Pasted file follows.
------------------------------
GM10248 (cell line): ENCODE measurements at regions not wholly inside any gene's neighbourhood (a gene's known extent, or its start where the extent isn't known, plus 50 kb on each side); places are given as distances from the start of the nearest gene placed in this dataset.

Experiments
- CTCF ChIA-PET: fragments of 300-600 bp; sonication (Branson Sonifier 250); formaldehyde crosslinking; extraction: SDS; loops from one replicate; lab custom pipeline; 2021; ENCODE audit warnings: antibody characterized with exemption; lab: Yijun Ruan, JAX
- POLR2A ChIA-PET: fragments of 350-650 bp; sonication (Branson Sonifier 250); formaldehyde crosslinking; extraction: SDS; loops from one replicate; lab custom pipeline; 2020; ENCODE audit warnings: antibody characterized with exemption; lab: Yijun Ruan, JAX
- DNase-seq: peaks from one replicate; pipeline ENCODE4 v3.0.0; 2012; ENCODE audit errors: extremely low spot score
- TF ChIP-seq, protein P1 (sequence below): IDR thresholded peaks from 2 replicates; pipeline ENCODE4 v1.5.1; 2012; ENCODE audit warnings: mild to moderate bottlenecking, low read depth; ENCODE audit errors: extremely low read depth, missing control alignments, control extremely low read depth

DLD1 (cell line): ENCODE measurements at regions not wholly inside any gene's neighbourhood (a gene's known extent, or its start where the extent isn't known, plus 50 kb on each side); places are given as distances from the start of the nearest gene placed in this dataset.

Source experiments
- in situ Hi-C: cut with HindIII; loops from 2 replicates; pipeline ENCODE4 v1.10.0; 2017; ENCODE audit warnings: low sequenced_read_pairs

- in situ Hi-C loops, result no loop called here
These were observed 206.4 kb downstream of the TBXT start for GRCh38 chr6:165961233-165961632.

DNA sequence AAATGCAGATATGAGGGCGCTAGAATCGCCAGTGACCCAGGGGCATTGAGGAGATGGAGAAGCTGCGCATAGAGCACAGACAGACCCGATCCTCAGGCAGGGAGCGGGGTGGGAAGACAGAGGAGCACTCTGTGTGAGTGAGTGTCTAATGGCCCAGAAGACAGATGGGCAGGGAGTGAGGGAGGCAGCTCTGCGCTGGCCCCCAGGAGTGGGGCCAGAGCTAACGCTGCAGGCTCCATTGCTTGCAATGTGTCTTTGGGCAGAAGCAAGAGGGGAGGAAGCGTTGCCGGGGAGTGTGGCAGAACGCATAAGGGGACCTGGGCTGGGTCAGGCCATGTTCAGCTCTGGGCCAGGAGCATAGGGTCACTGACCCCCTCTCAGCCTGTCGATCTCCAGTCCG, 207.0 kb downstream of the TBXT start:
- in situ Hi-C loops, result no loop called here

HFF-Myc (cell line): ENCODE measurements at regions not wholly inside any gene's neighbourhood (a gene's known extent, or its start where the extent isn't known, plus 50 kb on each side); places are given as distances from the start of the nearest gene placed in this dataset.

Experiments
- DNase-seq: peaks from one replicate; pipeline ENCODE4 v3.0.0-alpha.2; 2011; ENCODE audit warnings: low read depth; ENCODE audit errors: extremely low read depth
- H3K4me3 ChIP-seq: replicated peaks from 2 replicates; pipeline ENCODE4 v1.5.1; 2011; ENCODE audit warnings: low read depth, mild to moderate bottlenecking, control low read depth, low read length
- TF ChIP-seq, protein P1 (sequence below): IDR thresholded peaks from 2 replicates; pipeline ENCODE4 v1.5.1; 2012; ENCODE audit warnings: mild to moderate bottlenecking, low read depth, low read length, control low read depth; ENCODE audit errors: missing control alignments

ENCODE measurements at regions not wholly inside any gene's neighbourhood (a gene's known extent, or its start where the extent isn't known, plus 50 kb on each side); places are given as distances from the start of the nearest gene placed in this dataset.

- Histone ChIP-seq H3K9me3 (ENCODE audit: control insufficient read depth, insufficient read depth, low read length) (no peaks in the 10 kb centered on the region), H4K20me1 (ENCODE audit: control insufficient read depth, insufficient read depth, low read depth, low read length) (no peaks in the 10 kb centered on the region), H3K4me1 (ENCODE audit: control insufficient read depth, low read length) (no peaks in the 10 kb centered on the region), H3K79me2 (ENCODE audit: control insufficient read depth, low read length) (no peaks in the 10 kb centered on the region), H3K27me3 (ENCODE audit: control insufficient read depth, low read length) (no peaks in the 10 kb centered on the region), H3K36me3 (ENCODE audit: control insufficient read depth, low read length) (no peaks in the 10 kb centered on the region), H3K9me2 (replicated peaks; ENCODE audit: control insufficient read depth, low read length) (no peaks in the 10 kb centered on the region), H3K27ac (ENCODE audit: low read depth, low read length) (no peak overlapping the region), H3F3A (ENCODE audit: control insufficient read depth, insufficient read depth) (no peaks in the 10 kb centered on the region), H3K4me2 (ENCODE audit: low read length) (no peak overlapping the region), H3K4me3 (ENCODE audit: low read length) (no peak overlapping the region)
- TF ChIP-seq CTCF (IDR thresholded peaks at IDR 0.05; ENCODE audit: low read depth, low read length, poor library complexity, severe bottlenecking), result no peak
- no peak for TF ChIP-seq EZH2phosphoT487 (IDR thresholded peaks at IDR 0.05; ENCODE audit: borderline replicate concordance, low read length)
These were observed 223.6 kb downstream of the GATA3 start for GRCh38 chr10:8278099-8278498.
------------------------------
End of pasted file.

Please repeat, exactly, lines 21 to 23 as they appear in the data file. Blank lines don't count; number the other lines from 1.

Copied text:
- TF ChIP-seq CTCF (IDR thresholded peaks at IDR 0.05; ENCODE audit: low read depth, low read length, poor library complexity, severe bottlenecking), result no peak
- no peak for TF ChIP-seq EZH2phosphoT487 (IDR thresholded peaks at IDR 0.05; ENCODE audit: borderline replicate concordance, low read length)
These were observed 223.6 kb downstream of the GATA3 start for GRCh38 chr10:8278099-8278498.